The Adventures of Baron Munchausen/Chapter IV
Shoots a stag with cherry stones; the wonderful effect of it.—Kills a bear by extraordinary dexterity.—Attacked by a wolf, which he turns inside out.—Is assailed by a mad dog, from which he escapes; but his cloak is seized with madness, by which his whole wardrobe is thrown into confusion.
A very singular circumstance occurred to me one day, when I was out shooting. Having spent all my shot, I found unexpectedly before me a stately stag. I charged immediately with powder, and upon it a good handful of cherry-stones, which I happened to have in my pouch. I let fly at him, and hit him just on the middle of the forehead, between his antlers; it stunned him, but he made off. A year after, being with a party in the same forest, I beheld a noble stag with a fine full grown cherry-tree above ten feet high between his antlers. I immediately recollected my adventure, looked on him as my property, and brought him to the ground by one shot, which at once gave me the haunch and cherry-sauce, for the tree was covered with the richest fruit, I ever tasted. Sportsmen must on emergencies have recourse to any expedient. Day-light and my powder were spent one day in a Polish forest. When I was going home, a terrible bear made up to me in great speed, with open mouth ready to fall upon me; I had two spare flints; one I flung with all my might into the monster's open jaws, down his throat. It gave him pain, and made him turn about, so that I could level the second at his rear, which, I did with wonderful success; for it flew in, met the first flint in his stomach, struck fire, and blew up the bear with a terrible explosion. Though I came safe off, yet I should not wish to try the experiment again, or venture against bears with no other ammunition. However, another day, a frightful wolf rushed upon me so suddenly, that I could do nothing but follow mechanical instinct, and thrust my fist into his mouth. I pushed on, till my arm was fairly in, up to the shoulder. How should I disengage myself? If I withdrew my arm, then the animal would fly the more furiously upon me; this I saw in his flaming eyes. I laid hold of his entrails, turned him inside out, like a glove, and flung him to the ground.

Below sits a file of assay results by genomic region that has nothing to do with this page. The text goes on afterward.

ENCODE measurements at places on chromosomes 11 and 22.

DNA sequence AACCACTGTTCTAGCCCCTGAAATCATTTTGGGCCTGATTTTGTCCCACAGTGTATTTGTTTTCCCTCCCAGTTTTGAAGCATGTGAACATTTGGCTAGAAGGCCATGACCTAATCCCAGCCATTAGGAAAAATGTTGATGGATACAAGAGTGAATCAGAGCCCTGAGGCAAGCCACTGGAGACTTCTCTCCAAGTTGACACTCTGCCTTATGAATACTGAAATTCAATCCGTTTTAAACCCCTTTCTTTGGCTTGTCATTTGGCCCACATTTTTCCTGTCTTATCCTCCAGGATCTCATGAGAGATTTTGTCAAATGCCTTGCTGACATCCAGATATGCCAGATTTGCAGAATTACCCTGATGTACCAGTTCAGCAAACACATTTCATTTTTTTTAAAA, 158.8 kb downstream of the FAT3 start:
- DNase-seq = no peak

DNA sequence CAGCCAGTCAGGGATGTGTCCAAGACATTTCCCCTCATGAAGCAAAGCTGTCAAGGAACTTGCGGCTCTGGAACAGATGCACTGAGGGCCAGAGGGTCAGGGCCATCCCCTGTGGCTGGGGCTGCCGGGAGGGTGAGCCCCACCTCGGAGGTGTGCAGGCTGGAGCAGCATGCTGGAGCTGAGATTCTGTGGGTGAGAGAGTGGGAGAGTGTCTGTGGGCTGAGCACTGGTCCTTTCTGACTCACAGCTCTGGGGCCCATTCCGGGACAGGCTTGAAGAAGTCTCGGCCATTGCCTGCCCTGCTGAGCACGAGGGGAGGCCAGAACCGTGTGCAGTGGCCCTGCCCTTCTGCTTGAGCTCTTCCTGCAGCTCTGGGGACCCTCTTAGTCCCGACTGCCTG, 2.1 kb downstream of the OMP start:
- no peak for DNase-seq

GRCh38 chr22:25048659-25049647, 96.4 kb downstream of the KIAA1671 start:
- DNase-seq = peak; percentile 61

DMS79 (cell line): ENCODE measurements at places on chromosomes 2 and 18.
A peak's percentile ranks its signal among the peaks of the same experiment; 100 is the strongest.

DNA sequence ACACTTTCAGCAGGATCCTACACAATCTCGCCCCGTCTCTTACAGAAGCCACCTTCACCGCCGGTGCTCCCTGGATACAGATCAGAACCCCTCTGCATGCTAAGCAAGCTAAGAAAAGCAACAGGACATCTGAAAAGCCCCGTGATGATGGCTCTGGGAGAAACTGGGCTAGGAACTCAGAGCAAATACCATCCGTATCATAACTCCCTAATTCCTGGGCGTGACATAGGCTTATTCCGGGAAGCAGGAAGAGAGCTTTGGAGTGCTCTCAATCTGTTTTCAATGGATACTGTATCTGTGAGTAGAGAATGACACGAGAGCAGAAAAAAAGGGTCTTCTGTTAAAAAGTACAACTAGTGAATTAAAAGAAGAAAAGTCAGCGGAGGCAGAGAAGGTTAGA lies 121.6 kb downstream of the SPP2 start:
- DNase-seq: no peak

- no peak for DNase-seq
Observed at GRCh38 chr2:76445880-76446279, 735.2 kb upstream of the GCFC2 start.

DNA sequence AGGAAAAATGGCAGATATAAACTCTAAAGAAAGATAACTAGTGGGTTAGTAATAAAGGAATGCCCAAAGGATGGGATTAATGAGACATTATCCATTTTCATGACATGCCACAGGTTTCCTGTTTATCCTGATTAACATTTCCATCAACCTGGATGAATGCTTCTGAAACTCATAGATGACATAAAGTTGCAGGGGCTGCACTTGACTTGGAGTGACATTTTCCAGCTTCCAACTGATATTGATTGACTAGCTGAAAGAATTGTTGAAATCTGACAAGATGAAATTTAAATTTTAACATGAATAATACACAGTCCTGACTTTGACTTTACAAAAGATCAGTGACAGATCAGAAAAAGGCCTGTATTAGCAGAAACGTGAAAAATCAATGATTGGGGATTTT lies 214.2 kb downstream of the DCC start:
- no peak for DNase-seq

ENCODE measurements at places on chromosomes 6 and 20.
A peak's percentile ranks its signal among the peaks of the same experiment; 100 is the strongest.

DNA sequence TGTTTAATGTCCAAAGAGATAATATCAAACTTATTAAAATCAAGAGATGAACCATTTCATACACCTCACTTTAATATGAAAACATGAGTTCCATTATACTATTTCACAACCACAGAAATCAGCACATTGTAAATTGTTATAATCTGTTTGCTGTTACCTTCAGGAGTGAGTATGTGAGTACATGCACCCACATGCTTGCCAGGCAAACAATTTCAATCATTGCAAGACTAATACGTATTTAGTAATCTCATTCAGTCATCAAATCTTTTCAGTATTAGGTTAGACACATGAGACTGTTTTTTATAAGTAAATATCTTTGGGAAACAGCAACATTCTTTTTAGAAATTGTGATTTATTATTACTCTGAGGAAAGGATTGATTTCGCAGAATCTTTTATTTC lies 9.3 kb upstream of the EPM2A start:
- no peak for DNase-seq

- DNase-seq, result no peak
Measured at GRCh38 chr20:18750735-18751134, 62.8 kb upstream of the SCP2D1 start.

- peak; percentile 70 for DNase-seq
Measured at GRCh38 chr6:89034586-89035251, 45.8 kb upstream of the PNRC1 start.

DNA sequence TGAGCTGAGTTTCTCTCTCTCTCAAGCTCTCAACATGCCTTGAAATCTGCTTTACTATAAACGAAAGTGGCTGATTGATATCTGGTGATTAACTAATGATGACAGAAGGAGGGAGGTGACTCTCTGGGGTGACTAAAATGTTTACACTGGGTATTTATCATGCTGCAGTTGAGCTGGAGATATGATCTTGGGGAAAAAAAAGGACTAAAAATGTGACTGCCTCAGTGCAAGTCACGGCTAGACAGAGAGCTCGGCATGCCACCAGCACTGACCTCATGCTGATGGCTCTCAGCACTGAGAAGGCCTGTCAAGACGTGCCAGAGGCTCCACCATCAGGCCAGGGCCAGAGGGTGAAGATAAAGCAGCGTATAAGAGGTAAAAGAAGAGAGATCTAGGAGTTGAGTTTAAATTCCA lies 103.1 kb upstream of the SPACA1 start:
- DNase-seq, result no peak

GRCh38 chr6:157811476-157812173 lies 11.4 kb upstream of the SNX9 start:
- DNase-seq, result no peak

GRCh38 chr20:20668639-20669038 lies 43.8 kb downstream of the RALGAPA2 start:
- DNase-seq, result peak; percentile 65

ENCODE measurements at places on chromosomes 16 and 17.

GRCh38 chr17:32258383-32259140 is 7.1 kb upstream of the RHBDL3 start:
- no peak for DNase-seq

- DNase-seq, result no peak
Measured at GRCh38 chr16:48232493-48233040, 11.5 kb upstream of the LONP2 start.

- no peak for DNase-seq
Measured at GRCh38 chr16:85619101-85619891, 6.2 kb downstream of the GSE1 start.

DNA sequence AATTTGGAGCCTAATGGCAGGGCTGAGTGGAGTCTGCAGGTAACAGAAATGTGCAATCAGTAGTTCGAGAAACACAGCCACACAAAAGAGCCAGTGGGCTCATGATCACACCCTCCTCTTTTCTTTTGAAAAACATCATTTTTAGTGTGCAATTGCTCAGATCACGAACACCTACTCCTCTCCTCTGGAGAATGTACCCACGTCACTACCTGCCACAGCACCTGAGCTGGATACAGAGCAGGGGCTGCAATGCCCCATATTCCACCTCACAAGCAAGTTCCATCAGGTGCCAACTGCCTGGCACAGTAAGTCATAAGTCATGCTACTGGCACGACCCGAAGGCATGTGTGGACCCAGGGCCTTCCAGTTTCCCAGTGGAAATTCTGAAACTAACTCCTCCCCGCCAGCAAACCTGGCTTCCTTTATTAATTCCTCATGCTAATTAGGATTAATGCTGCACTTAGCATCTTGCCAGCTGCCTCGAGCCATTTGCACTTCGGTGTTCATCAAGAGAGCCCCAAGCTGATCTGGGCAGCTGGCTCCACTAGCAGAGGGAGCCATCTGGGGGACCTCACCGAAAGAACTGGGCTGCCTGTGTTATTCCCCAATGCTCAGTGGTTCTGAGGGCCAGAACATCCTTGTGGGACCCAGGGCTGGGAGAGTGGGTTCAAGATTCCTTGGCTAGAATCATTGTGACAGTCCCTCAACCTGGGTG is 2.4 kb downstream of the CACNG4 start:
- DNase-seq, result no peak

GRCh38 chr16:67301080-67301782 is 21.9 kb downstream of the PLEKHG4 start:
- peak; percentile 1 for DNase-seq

The same expedient would not have answered against a mad dog, which soon after came running against me in a narrow street at St. Petersburgh. Run who can, I thought; and to do this the better, I threw off my fur cloak, and was safe within doors in an instant. I sent my servant for the cloak, and he put it in the wardrobe with my other clothes. The day after I was amazed and frightened by Jack's bawling: "For God's sake, Sir, your cloak is mad!" I hastened, and found my clothes tossed about and torn to pieces. The fellow was perfectly right in his apprehensions about the fur cloak's madness. I saw him myself just then falling on a fine full-dress suit, which he shook and tossed, with all the symptoms of hydrophobia.